On the principle that it’s never too early to start thinking ahead, really, and that Christmas is always on us before we know, how about Have Yourself a Happy Hygge Christmas? Christmas is about the small things in life, much as hygge is, and establishing what you want from Christmas and then being able to say no to the excess is important. The book has hints and tips that hopefully will help you enjoy what is, too often, a frantic season.

Available as just an ebook, and a short, sharp read, is Enjoying a Self-Care Christmas: Easy Ways to keep the Joy of Christmas, and your Sanity, intact. It’s an easy read, with ideas and hints to keep you sane through the season. The self-care advent calendar is one I’ve followed for a few years now, and it really is a small daily dose of calm in a manic month.

And on the basis that we may well find ourselves in Lockdowns or unable to enjoy an absolutely normal Christmas under Covid regulations if numbers spike, why not read and plan alternatives? Celebrating a Contagious Christmas was written in response to the pandemic last year, and will need updating soon, but it is about celebrating whatever the situation, and does have good advice on stocking up an emergency cupboard, celebrating when travelling to relatives is impossible and putting the heart of Christmas back into the heart of the celebrations.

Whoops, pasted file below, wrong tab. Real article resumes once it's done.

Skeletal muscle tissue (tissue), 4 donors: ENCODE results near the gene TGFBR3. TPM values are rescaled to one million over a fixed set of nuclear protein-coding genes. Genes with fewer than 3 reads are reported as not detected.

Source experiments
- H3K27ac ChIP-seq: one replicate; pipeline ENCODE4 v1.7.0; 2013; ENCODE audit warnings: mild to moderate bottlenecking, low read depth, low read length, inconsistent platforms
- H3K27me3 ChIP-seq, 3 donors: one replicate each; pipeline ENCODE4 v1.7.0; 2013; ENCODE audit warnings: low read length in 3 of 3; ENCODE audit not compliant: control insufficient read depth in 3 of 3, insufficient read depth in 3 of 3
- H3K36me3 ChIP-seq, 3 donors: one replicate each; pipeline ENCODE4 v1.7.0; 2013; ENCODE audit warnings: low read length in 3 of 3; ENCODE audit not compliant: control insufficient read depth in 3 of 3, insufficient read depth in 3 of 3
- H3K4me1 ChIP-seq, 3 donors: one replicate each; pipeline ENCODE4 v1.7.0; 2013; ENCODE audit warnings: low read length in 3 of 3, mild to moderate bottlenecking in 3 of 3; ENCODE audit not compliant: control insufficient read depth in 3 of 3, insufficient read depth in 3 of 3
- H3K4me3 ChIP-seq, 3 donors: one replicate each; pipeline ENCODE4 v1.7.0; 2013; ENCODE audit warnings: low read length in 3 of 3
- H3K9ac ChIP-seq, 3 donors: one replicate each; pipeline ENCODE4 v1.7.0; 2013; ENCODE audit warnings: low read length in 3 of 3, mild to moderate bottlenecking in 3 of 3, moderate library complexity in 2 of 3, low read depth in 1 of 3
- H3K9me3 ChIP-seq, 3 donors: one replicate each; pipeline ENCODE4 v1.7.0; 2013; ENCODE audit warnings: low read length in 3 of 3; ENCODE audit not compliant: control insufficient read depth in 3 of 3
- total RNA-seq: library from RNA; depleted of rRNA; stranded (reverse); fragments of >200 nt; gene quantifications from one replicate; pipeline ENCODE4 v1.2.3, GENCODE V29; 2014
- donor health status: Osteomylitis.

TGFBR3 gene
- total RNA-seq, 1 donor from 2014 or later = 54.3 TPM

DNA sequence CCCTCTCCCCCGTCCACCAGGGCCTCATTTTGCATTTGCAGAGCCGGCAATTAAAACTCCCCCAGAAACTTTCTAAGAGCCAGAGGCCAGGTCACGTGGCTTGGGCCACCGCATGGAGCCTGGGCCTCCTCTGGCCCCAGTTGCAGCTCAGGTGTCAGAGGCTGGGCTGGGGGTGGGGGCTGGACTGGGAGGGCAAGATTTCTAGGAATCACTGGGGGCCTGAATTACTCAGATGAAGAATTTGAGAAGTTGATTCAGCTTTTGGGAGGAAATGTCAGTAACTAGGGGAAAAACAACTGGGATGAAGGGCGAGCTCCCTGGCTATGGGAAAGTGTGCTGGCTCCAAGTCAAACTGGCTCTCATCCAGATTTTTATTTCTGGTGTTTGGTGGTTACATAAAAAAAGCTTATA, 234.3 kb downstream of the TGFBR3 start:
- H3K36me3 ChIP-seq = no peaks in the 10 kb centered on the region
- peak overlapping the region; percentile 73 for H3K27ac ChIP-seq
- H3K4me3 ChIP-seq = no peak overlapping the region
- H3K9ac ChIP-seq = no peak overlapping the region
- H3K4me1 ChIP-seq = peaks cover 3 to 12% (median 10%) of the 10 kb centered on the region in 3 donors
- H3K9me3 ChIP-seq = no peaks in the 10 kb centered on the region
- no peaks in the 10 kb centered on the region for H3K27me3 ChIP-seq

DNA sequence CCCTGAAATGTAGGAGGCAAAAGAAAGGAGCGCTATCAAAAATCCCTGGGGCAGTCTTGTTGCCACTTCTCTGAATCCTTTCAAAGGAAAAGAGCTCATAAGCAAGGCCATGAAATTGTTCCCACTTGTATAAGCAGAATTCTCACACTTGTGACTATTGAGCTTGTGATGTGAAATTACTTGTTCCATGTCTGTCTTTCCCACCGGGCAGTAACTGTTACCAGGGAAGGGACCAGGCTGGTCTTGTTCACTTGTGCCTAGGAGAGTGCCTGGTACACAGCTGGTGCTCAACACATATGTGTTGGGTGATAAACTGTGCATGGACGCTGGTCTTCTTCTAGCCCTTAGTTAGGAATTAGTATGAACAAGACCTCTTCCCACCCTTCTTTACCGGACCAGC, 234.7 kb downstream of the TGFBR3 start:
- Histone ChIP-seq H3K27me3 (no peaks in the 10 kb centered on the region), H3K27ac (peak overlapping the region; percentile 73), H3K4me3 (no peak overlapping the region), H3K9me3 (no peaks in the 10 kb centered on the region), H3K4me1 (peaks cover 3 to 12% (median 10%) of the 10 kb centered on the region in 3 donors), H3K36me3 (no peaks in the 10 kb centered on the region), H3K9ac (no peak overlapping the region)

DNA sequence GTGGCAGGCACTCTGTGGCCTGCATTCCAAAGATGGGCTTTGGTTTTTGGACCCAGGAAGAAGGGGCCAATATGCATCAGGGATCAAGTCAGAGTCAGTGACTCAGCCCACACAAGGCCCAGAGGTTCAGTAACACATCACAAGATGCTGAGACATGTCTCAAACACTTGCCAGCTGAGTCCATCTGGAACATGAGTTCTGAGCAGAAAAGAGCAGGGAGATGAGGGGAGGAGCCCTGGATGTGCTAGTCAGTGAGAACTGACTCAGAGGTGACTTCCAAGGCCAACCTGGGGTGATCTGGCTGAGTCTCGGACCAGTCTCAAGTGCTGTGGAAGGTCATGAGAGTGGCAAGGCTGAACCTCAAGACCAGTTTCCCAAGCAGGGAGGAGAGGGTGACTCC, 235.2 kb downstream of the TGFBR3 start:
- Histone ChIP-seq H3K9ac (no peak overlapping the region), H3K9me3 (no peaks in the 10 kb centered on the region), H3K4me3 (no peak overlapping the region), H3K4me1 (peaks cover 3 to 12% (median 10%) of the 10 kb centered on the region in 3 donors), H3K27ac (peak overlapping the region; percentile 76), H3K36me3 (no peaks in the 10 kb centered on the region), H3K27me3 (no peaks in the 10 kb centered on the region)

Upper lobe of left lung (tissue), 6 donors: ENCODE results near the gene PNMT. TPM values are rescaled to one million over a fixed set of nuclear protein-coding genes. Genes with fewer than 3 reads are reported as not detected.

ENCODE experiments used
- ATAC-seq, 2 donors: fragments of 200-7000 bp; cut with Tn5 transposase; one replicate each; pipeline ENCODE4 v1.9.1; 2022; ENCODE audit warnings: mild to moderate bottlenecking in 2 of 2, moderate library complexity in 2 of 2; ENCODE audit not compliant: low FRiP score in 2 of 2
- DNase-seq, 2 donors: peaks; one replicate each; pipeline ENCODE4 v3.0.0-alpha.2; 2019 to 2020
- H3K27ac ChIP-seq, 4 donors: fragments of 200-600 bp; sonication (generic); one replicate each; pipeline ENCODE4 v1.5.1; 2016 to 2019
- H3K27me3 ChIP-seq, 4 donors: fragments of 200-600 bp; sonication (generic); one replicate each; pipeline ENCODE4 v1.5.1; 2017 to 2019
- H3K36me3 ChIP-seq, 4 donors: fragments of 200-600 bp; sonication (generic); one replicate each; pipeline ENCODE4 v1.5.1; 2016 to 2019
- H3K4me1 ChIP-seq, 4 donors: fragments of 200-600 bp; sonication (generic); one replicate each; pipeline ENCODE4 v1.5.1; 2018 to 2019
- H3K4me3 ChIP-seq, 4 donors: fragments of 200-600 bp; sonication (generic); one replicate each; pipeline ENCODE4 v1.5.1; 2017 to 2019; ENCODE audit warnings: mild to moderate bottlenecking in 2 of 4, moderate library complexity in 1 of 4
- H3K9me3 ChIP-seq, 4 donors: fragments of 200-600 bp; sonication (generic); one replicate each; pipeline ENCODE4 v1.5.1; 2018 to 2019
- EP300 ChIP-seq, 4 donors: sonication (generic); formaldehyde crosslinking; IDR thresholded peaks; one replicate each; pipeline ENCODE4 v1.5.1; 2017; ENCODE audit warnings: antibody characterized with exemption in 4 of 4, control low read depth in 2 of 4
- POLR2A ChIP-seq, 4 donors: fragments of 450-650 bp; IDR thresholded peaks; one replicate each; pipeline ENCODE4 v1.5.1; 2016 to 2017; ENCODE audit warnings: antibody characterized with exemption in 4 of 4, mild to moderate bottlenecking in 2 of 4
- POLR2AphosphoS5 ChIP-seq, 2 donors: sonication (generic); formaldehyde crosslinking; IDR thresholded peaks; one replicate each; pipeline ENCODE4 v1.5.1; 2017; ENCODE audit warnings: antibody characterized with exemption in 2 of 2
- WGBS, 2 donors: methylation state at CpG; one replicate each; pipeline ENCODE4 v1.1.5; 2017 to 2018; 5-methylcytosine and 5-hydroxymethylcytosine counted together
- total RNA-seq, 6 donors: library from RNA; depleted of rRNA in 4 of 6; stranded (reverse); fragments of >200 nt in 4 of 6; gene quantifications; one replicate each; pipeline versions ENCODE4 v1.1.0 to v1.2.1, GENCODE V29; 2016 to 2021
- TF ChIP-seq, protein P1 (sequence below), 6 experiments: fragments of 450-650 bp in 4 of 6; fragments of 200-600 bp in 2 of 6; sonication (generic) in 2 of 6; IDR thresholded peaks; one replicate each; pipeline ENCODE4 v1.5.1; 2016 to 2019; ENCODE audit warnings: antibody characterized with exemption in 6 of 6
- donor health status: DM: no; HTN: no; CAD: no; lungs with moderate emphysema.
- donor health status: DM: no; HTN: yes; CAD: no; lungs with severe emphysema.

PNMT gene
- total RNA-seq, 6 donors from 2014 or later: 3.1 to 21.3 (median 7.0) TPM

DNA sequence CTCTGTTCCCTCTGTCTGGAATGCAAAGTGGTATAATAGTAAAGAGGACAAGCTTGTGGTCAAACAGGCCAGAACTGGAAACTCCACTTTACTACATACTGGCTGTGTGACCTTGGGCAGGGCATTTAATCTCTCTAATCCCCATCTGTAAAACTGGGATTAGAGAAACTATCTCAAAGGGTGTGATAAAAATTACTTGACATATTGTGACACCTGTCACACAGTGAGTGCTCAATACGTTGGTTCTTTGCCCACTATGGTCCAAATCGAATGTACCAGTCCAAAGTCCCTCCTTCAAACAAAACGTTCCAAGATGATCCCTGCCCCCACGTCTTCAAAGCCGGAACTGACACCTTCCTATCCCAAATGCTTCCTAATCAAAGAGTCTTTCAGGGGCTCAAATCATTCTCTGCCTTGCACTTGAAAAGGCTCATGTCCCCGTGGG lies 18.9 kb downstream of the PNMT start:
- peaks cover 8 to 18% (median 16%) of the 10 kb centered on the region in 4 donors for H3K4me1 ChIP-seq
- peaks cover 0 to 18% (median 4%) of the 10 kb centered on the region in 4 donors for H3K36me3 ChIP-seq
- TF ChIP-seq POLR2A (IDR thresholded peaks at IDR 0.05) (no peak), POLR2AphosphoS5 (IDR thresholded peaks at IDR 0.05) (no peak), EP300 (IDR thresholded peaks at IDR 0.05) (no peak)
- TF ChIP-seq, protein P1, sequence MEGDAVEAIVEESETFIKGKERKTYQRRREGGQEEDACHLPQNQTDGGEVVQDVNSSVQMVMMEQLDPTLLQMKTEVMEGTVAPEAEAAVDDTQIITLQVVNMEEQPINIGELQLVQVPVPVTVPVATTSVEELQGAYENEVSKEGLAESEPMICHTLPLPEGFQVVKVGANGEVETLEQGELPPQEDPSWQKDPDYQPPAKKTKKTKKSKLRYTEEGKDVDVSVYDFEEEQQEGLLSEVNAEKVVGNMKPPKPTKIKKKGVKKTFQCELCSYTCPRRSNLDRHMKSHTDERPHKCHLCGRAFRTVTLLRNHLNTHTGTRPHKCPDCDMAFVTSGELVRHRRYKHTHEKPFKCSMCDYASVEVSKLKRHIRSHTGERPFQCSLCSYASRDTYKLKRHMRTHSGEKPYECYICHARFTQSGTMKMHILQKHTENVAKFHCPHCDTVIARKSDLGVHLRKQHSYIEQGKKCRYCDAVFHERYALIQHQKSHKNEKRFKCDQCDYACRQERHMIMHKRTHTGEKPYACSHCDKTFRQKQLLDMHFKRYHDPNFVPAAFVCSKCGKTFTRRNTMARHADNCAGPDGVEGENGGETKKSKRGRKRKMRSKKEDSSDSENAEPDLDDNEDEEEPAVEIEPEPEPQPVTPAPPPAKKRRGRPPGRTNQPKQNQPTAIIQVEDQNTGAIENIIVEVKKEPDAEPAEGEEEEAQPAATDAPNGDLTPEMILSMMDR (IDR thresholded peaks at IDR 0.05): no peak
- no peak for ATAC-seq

If you’d like to support me, but don’t want to buy a book, I have a Paypal.Me account as Hygge Jem. Every little helps, so even a few pence goes towards the books, goods and courses I use and recommend on the site. I’m grateful for every little bit that brings me closer to my dream of full-time writing, and I know I couldn’t still be writing if it weren’t for the support of many readers and friends out there. Thank you all for every little bit of support, emotional, physical and financial, you give me.

If you’ve enjoyed this article, don’t forget to share it or save it so others can enjoy reading, thinking about and living hygge as well, and read the other posts in the series, too.

My September of Small Things:

Day One: A New Book on the Kindle and a New Tea

Day Two: Five Minutes Crochet and a New Place to Visit

Day Three: Plants, Naturally

Day Four: A New Magazine that Really Suits Me

Day Five: Autumnal Decor Ready for the Harvest

Day Six: Planning in the Golden Afternoon Light

Day Seven: When Every Day Smells Like Your Favourite Coffee Shop

Day Eight: Life Lessons From the Roadside